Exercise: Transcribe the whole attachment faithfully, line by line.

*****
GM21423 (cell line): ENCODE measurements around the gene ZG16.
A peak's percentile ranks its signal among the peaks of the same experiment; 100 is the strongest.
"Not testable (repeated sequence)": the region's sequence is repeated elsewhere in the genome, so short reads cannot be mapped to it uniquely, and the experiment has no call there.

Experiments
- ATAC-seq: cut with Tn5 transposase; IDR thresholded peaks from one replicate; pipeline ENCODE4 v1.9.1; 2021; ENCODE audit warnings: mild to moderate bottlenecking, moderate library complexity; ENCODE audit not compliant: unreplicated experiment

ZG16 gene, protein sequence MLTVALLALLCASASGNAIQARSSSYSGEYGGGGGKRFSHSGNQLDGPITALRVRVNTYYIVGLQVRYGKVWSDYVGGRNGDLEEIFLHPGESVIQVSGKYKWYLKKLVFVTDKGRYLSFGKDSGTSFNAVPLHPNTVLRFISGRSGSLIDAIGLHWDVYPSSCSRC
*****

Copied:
GM21423 (cell line): ENCODE measurements around the gene ZG16.
A peak's percentile ranks its signal among the peaks of the same experiment; 100 is the strongest.
"Not testable (repeated sequence)": the region's sequence is repeated elsewhere in the genome, so short reads cannot be mapped to it uniquely, and the experiment has no call there.

Experiments
- ATAC-seq: cut with Tn5 transposase; IDR thresholded peaks from one replicate; pipeline ENCODE4 v1.9.1; 2021; ENCODE audit warnings: mild to moderate bottlenecking, moderate library complexity; ENCODE audit not compliant: unreplicated experiment

ZG16 gene, protein sequence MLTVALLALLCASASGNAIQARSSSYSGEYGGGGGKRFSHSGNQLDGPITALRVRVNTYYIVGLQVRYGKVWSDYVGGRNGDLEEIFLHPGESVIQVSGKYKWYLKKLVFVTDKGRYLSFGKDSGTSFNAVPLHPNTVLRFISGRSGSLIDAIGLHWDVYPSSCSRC